Is HIPAA too strict during COVID-19 pandemic?

By Mackenzie Garrity, Becker’s Hospital Review
April 8, 2020

In response to the coronavirus pandemic, HHS relaxed penalties for potential violations of HIPAA rules.

However, the Iowa Freedom of Information Council argues HIPAA is being used too broadly as a reason to not release data on the spread of COVID-19. Journalists in Iowa have been denied requests for data on the number of COVID-19 tests performed or hospitalization rates, according to local ABC affiliate KCRG.

Health officials cite HIPAA as the reason they cannot disclose this data.

“The public is scared. They are concerned about local hospitals filling up, whether there will be space available if a friend or relative comes down with the disease, whether there will be enough ventilators available in a specific location,” said Randy Evans, executive director of the Iowa Freedom of Information Council, to KCRG. “These concerns are aggravated by a lack of information and at a time like this, I think the government ought to be coming forward with more information, not less.”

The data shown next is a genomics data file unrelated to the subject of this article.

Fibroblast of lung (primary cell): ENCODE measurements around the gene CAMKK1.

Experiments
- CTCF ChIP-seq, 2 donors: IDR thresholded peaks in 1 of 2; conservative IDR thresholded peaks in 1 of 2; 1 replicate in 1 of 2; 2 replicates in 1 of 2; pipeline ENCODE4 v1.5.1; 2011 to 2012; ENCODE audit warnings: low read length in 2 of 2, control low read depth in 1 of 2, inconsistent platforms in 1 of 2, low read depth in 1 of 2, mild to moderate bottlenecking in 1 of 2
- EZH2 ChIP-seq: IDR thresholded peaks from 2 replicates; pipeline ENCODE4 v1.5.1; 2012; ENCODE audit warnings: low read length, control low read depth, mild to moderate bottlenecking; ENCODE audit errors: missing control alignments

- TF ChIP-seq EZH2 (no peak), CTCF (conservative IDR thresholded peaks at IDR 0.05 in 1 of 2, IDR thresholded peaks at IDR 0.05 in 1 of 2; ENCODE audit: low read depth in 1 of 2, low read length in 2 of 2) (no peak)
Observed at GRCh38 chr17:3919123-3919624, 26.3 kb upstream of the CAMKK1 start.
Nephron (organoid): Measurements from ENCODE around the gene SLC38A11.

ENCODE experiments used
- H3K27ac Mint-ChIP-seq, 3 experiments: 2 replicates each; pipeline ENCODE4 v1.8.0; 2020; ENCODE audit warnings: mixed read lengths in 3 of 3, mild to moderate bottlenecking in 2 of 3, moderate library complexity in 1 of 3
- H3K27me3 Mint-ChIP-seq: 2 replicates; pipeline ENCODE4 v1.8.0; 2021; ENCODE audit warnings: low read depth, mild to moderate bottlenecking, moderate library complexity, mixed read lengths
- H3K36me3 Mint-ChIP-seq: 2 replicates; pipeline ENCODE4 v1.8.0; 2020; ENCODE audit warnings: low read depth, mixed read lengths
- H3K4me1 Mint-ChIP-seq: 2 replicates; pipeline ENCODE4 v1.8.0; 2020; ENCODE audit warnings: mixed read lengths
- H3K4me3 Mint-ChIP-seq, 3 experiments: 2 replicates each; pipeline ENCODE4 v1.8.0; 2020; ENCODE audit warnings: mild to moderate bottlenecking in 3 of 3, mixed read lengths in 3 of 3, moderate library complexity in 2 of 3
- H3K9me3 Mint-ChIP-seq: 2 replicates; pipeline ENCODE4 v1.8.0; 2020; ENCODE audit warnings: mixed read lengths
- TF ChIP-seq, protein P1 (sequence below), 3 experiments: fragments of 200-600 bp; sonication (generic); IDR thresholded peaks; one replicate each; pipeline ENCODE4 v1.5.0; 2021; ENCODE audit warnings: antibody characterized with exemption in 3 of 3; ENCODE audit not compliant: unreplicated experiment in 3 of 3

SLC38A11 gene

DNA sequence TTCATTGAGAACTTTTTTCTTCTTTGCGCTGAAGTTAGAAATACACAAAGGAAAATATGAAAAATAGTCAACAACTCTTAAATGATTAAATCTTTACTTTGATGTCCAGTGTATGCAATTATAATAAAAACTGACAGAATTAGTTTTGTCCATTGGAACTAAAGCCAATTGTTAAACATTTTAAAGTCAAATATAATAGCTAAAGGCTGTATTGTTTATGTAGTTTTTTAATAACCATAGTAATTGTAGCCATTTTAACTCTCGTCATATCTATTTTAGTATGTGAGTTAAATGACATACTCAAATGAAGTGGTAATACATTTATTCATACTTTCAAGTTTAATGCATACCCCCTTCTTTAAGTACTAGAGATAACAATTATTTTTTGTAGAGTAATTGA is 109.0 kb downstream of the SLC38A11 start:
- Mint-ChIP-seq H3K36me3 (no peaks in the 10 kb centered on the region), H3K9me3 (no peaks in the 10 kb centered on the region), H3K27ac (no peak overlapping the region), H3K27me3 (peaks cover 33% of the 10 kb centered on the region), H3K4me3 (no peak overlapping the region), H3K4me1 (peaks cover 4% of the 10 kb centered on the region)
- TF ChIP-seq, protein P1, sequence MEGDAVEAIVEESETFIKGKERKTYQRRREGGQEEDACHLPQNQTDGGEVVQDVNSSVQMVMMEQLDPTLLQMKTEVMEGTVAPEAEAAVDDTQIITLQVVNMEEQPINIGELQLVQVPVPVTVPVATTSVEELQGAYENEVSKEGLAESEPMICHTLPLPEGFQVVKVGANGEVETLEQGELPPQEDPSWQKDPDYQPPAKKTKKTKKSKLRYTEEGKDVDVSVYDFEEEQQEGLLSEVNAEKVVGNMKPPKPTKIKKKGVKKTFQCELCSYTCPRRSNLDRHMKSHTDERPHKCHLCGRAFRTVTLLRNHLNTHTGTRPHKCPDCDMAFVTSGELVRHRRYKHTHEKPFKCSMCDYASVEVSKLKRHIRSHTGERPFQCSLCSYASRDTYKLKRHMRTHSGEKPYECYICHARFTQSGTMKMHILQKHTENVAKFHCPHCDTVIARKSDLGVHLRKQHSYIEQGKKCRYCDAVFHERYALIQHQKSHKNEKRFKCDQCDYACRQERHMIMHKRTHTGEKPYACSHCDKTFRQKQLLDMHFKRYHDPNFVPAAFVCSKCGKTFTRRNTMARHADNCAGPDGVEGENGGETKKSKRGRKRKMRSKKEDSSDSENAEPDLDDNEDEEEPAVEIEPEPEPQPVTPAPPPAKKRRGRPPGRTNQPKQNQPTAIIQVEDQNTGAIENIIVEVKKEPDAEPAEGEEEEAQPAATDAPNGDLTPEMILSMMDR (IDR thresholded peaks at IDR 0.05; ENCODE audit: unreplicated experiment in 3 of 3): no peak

Under the relaxed HIPAA regulations, hospitals don’t need to obtain a patient’s agreement to speak with family members or friends involved in the patient’s care. Additionally, hospitals do not need to comply with the requirement to honor a request to opt out of the facility directory.

Other provisions that have been waived include the requirement to distribute a notice of privacy practices, a patient’s right to request privacy restrictions and a patient’s right to request confidential communications.

Hospitals and other HIPAA-covered entities should only share COVID-19 information for public health and health oversight activities, according to HHS. Examples of good faith use include disclosures to the CDC and CMS for assistance in COVID-19 responses.

The HIPAA waiver applies in emergency areas. Hospitals must institute a disaster protocol to be included in the HIPAA waiver.